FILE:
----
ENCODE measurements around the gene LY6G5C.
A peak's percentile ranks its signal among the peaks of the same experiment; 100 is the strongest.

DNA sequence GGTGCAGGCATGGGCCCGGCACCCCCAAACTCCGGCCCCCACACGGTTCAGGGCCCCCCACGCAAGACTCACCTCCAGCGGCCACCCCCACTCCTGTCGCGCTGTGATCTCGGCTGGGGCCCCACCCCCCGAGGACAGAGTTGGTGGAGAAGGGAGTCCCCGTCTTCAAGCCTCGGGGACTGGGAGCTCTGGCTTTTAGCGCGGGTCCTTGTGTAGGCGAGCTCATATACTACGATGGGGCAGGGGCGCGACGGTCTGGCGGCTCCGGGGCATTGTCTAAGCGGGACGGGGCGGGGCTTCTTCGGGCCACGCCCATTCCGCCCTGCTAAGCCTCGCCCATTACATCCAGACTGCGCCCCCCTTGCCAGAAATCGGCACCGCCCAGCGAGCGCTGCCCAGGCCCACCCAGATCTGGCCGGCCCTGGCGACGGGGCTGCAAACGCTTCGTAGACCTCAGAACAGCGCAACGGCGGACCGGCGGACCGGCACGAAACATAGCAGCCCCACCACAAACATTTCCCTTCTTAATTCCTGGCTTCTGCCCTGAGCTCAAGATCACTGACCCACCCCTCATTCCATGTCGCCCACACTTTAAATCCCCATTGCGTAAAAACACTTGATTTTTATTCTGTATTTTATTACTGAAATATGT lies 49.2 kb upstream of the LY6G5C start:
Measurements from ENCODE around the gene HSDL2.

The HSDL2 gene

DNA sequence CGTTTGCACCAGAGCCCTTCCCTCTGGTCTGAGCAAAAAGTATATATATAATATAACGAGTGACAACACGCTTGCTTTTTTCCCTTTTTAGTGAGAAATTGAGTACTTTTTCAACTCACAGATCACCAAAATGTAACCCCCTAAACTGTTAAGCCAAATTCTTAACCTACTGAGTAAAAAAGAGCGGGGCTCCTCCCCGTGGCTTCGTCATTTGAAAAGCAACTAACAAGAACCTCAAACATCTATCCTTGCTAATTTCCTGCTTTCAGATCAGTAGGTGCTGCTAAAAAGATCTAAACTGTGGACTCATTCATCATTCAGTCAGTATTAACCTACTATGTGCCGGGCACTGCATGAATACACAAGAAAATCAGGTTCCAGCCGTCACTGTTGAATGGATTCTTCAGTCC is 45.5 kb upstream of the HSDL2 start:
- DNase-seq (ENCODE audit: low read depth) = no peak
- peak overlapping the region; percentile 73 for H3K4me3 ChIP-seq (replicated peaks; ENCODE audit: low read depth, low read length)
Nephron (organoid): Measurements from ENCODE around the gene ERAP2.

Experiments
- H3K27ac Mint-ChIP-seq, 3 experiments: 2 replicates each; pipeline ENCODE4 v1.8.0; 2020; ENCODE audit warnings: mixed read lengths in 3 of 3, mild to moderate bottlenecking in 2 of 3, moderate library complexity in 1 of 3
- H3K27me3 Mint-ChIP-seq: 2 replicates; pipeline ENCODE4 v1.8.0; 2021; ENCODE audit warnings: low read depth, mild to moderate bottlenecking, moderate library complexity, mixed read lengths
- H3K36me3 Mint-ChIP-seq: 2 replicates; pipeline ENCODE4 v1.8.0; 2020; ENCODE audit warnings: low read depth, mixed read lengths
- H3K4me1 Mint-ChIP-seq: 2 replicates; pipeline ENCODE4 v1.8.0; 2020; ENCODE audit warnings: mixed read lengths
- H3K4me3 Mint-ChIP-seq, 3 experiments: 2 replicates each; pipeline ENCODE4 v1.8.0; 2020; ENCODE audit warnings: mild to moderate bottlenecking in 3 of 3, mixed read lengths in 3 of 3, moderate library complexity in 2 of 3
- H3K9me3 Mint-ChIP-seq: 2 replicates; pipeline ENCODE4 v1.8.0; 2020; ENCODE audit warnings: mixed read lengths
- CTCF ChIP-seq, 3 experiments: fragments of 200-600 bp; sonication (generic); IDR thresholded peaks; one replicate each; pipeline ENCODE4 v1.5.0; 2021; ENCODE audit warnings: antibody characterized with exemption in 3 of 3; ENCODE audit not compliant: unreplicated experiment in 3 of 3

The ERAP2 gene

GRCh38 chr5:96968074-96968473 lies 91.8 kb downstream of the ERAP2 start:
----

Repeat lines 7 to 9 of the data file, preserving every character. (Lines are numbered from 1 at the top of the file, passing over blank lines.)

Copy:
- DNase-seq (ENCODE audit: low read depth) = no peak
- peak overlapping the region; percentile 73 for H3K4me3 ChIP-seq (replicated peaks; ENCODE audit: low read depth, low read length)
Nephron (organoid): Measurements from ENCODE around the gene ERAP2.